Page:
Updated: Dec 16, 2020
Cdr Vijay Vadhera, NM (Gallantry) is an alumnus of the National Defence Academy, Pune. He has had an outstanding Naval career as a Submariner that spanned across 25 years till, he retired in April 1996. Cdr Vadhera was the first Skipper of Indian Navy’s yacht Samudra for around the world in 1998-99 for which he was awarded Nau Sena Medal (Gallantry) by the President of India. He is currently the President of the Navy Foundation, a non-political organization that aims at looking after the welfare of Veterans including Veer Naaris and Octogenarian members. Read on to know the details of his spectacular career in uniform.
What was the reason you chose to join the Armed Forces, specifically, the Indian Navy?
When I was a youngster in school, my uncle was serving in the Indian Army. During holidays, we would often visit him wherever he was posted. That was my first brush with the disciplined, regimental life that was filled with sport and cultural activities. I saw the kind of respect uniformed officers received from civilians and that left a big impression on me. Infact, after I joined the Defence Forces, my younger brother (who is 20 years younger to me) was inspired by seeing me in my white uniform and he also joined Army Aviation. So, I got inspired by my uncle and I, in turn, managed to inspire my brother!
You are an alumnus of the esteemed National Defence Academy. Could you tell us a little about your experience there?
National Defence Academy is one of those unique institutions that makes a boy into a man. You are trained in a way that helps you take on any task and makes you result oriented. In fact, the first three service chiefs- Army, Navy and Air Force - were all from the 1st NDA Course and now history has repeated itself magnificently such that the present service chiefs are all from the 56th NDA Course.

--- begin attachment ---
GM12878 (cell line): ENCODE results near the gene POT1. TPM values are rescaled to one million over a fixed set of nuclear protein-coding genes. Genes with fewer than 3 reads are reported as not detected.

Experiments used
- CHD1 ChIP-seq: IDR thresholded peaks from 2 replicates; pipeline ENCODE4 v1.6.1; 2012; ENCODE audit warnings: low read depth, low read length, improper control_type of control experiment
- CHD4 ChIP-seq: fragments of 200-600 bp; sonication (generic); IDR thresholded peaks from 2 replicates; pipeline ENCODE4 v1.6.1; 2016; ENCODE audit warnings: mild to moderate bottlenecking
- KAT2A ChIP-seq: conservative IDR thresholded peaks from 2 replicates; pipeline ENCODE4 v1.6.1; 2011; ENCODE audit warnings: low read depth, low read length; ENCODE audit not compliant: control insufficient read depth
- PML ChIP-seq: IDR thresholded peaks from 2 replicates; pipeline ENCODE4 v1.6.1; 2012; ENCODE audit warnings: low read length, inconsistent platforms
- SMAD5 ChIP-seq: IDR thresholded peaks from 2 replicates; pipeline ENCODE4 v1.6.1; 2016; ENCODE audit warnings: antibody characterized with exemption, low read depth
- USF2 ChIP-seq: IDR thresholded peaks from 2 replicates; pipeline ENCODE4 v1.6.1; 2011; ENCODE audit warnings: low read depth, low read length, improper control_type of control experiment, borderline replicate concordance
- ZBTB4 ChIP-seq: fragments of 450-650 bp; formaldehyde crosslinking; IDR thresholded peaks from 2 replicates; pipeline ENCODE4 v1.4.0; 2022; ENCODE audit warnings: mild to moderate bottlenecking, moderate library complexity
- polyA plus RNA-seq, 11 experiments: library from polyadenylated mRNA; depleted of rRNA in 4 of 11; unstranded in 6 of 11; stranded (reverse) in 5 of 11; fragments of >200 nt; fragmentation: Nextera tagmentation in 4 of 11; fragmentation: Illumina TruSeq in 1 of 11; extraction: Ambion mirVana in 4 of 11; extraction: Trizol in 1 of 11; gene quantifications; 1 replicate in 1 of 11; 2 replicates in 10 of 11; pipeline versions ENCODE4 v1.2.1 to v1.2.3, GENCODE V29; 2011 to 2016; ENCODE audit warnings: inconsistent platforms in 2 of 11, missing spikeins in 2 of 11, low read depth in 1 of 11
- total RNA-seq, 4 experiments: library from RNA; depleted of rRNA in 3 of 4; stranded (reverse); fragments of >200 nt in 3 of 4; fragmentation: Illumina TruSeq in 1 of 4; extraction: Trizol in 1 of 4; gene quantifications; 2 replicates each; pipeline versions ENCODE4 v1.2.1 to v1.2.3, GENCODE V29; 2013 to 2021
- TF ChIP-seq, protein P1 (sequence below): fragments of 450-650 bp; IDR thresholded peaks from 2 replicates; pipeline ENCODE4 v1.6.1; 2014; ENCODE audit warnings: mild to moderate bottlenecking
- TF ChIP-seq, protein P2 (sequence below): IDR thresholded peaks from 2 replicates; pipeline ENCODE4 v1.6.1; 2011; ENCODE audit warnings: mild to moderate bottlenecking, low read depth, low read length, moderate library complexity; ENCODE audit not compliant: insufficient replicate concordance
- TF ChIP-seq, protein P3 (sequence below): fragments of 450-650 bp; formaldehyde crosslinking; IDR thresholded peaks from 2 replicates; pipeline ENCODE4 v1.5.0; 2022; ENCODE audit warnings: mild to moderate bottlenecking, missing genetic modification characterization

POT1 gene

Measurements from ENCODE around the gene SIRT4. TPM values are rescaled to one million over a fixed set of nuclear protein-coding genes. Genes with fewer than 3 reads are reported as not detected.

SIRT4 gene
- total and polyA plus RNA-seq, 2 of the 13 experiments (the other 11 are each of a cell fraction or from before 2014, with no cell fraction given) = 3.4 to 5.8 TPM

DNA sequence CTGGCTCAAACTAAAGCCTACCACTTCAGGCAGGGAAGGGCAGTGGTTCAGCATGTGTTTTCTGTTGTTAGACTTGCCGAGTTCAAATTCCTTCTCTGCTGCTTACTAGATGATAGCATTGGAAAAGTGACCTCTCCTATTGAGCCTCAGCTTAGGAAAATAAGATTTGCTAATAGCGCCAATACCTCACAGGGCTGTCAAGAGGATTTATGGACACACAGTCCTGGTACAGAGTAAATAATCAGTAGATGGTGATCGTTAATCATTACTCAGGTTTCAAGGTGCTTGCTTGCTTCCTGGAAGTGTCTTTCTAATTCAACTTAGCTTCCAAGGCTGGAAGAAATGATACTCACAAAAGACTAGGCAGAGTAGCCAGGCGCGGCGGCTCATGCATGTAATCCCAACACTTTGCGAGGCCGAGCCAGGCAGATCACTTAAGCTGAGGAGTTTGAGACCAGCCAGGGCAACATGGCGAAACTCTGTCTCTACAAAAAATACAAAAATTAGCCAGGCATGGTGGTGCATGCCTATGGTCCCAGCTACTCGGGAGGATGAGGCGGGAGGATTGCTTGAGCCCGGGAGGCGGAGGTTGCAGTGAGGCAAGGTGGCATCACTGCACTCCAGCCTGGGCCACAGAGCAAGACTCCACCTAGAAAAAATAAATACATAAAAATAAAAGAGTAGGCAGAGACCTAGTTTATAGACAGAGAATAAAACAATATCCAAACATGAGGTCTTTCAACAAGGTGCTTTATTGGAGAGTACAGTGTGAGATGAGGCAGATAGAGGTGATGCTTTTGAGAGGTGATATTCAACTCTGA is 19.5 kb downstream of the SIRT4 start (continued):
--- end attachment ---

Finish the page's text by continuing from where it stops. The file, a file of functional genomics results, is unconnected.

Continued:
The routine at the NDA is, rightly so, very tough and demanding. Get up in the morning at 5:30 am, rush for PT, come back and change, go for a drill, come back and rush for breakfast. Here I have to mention how luxurious the breakfast was at the NDA- toasts, omelettes, juices, milk- all of these were gulped down because we were so exhausted and hungry. Again, go running to class. Usually, cadets cycle to class. But while going to class, if you fail to salute a senior cadet/officer, then you must pick up the cycle in your hands and go to class with the cycle on top of your head. After a little rest, it's back to games in the evening. At NDA, most cadets are so short on sleep that when you’re given liberty on Sunday, we lock ourselves up in our rooms on Saturday afternoons, catch up on our sleep and wake up directly at 5am on Monday morning!
Once you got commissioned into the Indian Navy, where did you get posted and what was that experience like?